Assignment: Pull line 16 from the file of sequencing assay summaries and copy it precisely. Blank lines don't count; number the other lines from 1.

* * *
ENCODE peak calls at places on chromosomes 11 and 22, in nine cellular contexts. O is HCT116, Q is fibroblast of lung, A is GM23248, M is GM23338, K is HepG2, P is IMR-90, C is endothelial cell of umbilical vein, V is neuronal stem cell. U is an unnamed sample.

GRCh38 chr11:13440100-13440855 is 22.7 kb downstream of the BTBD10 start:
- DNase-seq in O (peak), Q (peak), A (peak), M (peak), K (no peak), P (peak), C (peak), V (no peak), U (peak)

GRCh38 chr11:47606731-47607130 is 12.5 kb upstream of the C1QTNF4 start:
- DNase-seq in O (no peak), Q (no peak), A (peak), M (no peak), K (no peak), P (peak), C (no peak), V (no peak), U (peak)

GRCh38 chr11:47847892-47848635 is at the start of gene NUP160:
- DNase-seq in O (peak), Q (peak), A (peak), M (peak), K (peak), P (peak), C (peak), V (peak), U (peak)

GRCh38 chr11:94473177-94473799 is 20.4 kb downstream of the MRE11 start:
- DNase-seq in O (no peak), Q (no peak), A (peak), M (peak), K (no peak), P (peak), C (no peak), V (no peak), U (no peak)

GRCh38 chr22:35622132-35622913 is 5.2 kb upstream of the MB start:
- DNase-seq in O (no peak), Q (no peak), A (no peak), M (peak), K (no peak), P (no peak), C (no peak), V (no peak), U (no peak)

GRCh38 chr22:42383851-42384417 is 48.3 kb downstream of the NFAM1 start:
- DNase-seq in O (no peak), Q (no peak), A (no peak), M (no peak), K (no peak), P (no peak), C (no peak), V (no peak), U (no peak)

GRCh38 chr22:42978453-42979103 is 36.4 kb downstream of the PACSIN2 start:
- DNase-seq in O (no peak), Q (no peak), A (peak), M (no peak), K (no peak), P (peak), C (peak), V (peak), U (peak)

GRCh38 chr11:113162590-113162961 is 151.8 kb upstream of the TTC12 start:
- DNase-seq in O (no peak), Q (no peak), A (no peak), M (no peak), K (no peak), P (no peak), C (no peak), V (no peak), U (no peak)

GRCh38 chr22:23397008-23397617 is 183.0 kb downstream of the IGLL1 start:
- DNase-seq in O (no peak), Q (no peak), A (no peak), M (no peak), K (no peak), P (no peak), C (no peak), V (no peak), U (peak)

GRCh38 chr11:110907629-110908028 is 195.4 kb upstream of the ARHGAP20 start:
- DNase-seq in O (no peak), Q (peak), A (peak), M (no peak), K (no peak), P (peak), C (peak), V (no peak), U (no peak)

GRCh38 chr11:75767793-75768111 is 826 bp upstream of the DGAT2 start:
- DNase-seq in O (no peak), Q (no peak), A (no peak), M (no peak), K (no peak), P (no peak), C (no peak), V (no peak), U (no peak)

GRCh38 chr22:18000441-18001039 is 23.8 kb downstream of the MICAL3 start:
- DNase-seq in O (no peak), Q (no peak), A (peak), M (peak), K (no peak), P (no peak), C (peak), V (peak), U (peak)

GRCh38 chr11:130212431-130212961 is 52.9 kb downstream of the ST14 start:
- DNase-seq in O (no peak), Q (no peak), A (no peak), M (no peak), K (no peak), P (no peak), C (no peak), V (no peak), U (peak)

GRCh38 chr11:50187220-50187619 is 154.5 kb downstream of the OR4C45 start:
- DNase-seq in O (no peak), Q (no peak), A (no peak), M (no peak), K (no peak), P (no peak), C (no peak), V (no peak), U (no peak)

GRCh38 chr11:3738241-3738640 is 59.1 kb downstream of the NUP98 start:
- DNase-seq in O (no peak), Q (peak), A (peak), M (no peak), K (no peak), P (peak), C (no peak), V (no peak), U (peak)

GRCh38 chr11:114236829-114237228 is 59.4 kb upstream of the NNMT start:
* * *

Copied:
GRCh38 chr11:113162590-113162961 is 151.8 kb upstream of the TTC12 start: